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The Tech Law Committee is an exciting new WCBA offering. It is intended to cover the constantly shifting intersection between the law and the technological realm.

Historically, tech has developed far faster than the law and ethics opinions could possibly react. This committee will seek to bridge the gap in information and help guide attorneys accordingly. This previously underserved area of the WCBA is targeted at attorneys who are already, or otherwise desire to become, tech-savvy and seek to incorporate elements of tech into their day-to-day practice.

Covering the full technology spectrum: social media, wearable devices, drones, cyber security, deepfakes, driverless cars, etc., the Tech Law Committee is designed to keep WCBA attorneys on top of the latest trends. It will infuse knowledge of emerging tech and news stories to help attorneys' improve their overall practice including, but not limited to, adjusted trial strategy, juror research, protection of privileged client information, and multi-layered advertising efforts. On the flip side, we will educate as to the applicable ethical obligations and potential pitfalls that come with attorneys' use of technology.  

In this regard, we've seen the injection of technology add a dynamic layer to the legal profession. Those who stay at the cutting-edge tend to have an advantage over their less tech-savvy counterparts. Here, the Tech Law Committee exists as both a standalone committee for tech-specific issues, e.g., cybersecurity, as well as a crucial supplement to our existing and well established practice areas, e.g., Trial, Ethics, etc. We've all heard of cases that have been cracked through Facebook, Fitbit, or Alexa – and this Committee creates a valuable forum to discuss those big wins and the tips and tricks that brought home the desired result.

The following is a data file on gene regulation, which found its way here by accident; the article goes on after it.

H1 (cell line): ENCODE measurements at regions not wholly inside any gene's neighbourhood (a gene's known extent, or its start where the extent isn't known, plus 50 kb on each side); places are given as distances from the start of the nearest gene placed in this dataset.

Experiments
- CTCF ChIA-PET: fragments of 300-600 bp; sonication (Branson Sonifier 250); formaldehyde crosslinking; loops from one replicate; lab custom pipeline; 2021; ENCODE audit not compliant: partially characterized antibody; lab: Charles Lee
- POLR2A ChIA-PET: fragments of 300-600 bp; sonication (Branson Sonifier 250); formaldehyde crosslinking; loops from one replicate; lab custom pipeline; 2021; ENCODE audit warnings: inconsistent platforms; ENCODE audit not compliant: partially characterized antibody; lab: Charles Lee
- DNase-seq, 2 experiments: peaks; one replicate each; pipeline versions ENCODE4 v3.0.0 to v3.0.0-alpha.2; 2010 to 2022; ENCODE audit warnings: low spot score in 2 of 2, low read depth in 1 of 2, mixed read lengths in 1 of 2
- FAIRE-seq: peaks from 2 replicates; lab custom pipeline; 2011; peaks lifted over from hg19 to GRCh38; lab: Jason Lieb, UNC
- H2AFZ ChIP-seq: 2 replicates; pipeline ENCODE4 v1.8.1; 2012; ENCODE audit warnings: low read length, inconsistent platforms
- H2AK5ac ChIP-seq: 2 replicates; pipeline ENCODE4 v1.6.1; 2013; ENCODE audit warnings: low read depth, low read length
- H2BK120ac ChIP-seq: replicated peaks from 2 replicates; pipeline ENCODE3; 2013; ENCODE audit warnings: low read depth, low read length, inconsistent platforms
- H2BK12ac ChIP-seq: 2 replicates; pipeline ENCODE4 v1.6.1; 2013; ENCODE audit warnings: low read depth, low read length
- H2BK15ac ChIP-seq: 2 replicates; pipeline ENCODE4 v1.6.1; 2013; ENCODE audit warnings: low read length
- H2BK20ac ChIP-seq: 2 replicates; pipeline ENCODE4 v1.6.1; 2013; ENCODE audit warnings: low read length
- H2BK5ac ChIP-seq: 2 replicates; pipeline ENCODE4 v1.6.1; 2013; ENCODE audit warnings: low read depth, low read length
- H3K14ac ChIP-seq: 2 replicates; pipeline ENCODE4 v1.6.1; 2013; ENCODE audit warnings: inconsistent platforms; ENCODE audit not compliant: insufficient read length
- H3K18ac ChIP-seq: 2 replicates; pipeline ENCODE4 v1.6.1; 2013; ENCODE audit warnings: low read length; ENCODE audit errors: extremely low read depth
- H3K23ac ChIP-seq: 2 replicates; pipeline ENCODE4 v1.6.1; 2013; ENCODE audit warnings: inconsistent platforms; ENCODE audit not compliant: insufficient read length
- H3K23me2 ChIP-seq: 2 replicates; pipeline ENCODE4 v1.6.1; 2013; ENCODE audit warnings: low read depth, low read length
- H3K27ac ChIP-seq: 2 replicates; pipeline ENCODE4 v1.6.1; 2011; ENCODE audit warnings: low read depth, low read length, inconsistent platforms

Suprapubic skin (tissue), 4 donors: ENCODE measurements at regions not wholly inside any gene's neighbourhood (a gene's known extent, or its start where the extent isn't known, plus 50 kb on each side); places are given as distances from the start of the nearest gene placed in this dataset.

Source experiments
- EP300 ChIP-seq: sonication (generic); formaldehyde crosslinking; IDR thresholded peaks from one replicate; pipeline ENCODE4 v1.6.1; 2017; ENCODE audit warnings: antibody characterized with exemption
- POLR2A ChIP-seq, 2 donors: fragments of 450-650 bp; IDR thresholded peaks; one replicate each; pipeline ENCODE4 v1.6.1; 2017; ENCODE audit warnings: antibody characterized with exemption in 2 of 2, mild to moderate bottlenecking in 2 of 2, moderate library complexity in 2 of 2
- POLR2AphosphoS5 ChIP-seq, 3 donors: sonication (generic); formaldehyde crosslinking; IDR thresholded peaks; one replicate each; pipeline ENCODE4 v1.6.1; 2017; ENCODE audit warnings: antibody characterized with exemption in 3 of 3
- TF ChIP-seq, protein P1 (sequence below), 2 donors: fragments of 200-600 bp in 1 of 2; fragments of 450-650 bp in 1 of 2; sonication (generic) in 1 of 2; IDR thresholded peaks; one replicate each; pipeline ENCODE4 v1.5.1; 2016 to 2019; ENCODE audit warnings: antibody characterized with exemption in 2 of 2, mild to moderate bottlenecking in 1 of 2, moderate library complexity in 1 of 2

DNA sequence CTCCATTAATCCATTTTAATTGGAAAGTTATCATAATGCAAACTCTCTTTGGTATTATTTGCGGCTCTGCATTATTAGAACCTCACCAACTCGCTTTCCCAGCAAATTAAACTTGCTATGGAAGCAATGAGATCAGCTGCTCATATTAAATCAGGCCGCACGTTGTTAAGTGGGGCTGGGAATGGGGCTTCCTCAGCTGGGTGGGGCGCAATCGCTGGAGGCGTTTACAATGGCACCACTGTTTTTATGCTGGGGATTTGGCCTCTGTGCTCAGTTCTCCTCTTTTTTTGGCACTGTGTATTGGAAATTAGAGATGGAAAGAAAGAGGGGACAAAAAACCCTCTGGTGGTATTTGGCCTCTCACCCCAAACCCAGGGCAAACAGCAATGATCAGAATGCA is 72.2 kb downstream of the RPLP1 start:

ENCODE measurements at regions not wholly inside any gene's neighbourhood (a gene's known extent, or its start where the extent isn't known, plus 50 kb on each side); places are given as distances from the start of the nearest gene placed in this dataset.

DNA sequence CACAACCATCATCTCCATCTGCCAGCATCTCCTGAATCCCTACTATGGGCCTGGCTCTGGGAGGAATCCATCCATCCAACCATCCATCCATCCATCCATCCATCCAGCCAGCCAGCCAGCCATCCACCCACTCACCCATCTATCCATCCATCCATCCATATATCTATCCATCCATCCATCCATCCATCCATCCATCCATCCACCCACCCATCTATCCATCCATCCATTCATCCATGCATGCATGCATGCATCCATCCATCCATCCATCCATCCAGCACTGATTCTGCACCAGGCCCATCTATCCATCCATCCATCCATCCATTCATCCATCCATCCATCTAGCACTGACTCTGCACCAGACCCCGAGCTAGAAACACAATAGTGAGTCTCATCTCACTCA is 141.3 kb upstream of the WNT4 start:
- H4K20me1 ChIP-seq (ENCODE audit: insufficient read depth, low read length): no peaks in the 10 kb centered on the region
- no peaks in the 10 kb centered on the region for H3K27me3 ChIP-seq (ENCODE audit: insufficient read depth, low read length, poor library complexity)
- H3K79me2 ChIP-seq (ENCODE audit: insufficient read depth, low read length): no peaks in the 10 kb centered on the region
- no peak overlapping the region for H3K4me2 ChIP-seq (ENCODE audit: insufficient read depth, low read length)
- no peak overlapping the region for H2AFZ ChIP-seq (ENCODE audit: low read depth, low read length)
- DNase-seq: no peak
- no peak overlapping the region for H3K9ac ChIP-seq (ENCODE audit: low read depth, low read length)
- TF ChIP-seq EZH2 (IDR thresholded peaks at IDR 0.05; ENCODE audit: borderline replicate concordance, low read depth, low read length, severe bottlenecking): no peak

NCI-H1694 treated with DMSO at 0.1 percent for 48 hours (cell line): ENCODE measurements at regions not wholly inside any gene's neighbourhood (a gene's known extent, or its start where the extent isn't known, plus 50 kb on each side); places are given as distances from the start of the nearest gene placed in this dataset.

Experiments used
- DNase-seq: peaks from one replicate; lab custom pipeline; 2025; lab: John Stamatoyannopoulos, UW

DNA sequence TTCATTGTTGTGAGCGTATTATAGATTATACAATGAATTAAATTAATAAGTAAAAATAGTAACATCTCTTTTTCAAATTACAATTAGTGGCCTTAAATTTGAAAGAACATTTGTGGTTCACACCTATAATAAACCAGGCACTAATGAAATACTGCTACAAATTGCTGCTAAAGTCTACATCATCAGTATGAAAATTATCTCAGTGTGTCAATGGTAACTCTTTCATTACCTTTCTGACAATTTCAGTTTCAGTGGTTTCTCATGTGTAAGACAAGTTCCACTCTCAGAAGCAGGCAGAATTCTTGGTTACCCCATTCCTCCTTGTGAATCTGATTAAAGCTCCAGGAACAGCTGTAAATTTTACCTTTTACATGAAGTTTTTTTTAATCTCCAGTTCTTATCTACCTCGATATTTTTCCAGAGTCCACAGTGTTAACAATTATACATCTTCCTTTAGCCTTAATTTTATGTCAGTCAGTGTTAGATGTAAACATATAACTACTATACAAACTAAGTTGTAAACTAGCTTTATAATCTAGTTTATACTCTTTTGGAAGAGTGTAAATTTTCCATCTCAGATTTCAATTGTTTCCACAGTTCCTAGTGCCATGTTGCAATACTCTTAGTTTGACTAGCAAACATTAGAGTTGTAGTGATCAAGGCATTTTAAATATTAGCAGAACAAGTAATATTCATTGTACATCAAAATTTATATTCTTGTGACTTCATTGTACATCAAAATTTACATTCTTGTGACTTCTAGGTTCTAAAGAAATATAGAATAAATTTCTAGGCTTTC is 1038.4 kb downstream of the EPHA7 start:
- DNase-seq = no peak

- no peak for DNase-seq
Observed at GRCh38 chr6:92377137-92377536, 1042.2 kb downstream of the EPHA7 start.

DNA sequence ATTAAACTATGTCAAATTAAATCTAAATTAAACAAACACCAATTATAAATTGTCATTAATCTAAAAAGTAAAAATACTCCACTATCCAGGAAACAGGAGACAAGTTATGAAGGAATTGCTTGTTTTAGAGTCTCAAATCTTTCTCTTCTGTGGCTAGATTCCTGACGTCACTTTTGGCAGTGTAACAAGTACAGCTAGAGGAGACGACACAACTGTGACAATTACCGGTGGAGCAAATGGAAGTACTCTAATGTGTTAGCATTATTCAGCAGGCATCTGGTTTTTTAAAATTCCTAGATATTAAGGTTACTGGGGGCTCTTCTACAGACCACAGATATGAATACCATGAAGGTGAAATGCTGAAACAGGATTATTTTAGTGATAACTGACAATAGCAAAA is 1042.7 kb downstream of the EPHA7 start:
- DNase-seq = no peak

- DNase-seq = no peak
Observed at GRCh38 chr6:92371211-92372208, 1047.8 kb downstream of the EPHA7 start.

In light of the above, it should come as no surprise that knowing technology at a baseline level is now an actual requirement for attorneys. Comment 8 to New York Rules of Professional Conduct (RPC) 1.1 holds as follows: “To maintain the requisite knowledge and skill, a lawyer should … keep abreast of the benefits and risks associated with technology the lawyer uses to provide services to clients or to store or transmit confidential information.” Of course, the ultimate aspiration of the Tech Law Committee is not to just help WCBA attorneys reach baseline tech competency but, instead, to go above and beyond in penetrate – and thereby improve – all areas of our practice.

Anyone interested in joining the Committee is invited to contact us through the Association’s offices at CLE@wcbany.org.